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Norman Bates: Dissociative Identity Disorder

If you’ve ever seen Norman Bats on an Alfred Hitchcock t shirt, you might have been reminded of him as a famous movie villain. In the movie, Psycho, and the novel on which it is based, Norman Bates is a crazed serial killer who murders multiple women. But it is not his main personality who murders them. Instead it is his “mother” personality, Norma, who murders the women he is attracted to. Norman suffers from what was known at the time as multiple personality disorder, but is now known as dissociative identity disorder. But what is dissociative identity disorder? Is it real?

DID is definitely controversial within the psychiatric profession. It’s also very controversial in the legal system, where some lawyers have used it to argue that their clients suffered from temporary or permanent insanity and were thus not culpable for crimes. Most of the people who do this kind of research agree that DID exists, but they disagree a lot over what causes it. Some people think it’s a social thing, that DID sufferers pick it up from watching movies about DID. In India, television and movies are made about DID that show the person switching personalities in their sleep, so they change from personality to personality after sleeping. Surprise, surprise: DID sufferers in India often switch personalities in their sleep, and some psychologists say that that’s because they see it in the movies.

But remember: that doesn’t mean that DID “isn’t real”. If people really suffer from it, and they really can’t just choose to get out of it, then it’s a real thing. It may not be the same kind of real as something like ebola or a cavity in your tooth, but it’s still real. Even if it’s socially constructed, it’s real. Money is a social construct, but just try and act like it isn’t real. See what happens!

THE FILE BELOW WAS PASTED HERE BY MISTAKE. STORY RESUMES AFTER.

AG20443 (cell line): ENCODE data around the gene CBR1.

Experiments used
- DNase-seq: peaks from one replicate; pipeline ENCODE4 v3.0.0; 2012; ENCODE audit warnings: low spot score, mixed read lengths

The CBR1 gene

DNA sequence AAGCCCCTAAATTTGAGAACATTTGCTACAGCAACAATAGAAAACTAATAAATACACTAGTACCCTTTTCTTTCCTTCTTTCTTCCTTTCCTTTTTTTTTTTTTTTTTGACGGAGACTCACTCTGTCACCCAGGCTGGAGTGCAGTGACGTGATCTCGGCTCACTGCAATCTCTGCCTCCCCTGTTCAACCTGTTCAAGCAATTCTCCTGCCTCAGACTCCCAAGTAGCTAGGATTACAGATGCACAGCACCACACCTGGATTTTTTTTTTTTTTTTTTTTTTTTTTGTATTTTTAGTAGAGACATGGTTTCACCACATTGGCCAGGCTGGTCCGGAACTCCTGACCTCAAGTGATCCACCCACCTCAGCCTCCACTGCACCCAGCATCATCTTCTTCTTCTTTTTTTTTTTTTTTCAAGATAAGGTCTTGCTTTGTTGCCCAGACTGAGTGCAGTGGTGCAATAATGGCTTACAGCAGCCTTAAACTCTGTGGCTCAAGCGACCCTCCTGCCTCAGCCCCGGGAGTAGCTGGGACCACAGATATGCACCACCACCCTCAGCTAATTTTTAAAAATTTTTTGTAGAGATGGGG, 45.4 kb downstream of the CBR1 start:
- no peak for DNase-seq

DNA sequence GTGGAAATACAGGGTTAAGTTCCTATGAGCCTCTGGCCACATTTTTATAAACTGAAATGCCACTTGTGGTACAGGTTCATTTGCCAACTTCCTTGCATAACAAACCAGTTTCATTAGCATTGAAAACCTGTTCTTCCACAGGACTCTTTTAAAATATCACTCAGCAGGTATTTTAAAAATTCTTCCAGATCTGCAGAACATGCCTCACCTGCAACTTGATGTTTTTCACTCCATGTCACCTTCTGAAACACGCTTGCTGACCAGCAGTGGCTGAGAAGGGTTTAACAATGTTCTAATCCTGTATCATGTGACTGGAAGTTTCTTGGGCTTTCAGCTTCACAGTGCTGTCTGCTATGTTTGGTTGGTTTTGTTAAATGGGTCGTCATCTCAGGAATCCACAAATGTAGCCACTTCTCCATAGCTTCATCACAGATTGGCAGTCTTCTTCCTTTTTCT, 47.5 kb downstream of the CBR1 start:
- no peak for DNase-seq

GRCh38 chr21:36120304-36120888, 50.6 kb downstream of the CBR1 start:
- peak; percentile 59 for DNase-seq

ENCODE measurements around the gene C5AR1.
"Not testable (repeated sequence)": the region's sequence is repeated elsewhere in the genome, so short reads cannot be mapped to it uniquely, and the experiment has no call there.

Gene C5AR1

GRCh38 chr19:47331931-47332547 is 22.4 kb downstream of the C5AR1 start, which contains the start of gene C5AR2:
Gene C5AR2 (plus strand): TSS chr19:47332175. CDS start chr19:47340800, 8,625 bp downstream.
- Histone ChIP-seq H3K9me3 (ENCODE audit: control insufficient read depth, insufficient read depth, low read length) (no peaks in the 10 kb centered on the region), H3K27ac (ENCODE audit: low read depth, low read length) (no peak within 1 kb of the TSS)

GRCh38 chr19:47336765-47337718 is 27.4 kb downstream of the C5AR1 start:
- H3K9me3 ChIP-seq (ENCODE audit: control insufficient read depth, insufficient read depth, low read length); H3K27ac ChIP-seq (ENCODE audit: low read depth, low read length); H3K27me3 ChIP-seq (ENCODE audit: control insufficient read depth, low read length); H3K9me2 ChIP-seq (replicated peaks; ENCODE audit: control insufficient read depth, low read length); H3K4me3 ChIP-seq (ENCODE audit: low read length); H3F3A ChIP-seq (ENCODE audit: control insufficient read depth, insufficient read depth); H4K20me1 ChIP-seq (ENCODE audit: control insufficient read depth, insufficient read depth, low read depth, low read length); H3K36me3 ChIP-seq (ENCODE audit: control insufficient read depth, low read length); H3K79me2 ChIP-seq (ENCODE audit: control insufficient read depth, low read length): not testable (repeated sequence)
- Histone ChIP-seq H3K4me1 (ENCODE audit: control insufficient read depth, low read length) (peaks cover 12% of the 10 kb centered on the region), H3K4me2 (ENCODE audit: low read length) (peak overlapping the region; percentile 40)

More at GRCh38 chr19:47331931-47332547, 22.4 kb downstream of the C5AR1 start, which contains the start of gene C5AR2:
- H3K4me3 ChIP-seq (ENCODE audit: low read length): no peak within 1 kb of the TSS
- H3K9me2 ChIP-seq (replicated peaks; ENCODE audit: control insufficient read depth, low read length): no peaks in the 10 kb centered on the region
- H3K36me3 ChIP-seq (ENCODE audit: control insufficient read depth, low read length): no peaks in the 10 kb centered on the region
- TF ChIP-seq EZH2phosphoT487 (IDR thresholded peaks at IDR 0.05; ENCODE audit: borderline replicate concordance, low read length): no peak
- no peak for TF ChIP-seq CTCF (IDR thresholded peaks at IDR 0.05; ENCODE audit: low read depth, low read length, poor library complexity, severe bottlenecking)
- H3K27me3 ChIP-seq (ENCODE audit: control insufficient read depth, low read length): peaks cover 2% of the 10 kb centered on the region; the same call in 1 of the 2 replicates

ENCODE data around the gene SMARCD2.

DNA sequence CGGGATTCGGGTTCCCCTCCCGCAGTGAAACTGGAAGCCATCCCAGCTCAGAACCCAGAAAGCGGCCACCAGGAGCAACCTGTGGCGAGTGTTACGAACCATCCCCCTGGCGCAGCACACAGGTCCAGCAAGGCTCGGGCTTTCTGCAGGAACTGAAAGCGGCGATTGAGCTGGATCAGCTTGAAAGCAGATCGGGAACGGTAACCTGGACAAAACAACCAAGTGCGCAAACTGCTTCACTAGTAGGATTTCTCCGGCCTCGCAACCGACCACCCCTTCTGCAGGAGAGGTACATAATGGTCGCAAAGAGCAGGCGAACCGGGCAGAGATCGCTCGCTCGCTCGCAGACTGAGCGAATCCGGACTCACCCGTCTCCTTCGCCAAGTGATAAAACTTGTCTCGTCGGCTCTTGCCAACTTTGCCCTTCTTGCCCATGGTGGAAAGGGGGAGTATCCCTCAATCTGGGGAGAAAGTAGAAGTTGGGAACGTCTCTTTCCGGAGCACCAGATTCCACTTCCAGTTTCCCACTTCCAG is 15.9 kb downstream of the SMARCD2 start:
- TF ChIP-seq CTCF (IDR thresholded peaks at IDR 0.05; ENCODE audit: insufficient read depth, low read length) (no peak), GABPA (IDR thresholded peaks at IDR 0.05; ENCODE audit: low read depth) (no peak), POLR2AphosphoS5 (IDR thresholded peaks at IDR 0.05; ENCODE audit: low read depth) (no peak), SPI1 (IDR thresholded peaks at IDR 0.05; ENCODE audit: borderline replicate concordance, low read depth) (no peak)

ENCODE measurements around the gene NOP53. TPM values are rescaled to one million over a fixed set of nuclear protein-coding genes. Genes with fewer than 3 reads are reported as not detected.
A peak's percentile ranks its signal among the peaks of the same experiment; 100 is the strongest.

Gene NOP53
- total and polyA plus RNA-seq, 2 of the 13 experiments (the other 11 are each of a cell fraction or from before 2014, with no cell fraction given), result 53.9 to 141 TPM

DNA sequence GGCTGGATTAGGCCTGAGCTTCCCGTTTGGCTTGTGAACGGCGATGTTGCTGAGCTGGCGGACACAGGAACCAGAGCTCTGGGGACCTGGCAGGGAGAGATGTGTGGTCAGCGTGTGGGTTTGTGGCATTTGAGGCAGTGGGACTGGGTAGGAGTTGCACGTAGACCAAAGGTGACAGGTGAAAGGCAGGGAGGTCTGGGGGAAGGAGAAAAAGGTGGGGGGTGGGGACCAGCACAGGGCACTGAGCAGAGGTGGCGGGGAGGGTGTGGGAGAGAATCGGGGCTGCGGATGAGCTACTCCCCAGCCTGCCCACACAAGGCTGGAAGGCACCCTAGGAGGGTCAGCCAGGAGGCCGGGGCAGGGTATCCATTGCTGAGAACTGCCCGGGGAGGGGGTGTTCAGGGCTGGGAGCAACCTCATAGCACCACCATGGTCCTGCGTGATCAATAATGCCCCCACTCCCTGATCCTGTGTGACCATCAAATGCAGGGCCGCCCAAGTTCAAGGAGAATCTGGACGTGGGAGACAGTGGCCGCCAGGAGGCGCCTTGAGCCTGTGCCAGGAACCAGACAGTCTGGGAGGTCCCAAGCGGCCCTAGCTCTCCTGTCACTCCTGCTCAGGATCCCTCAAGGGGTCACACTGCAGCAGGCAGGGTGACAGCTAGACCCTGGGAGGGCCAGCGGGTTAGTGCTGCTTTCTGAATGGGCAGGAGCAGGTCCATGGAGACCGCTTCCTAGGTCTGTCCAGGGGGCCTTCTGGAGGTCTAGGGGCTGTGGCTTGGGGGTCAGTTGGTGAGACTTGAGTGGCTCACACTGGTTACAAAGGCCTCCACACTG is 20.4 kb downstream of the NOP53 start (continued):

That’s the interesting thing about DID. Is it real? And if it is real, then how is it? Now, I’m no shrink. I’m just a guy who reads about this stuff on Wikipedia sometimes. And I have to keep asking myself, “How real is this stuff?” It’s pretty out there and pretty weird, but is it real? Well, I dunno, is hypnosis real? How about schizophrenia? What about dyslexia or ADHD? Is all of that stuff real, or just excuses that people make up for things? What’s the difference? Is it because a person can’t just snap out of it? Or does there have to be some neurological stuff going on?

One final word on this. Psychological diagnoses change a lot. Every few years, there’s another edition of the DSM, or Diagnostic and Statistical Manual of Mental Disorders. Some diagnoses drop out, some new ones come in, and definitions change with each new edition. The bottom line here is that, when psychologists say that someone has a disorder, there is more art in it than science. So take it all with a grain of salt, because you never know what’s real and what isn’t.


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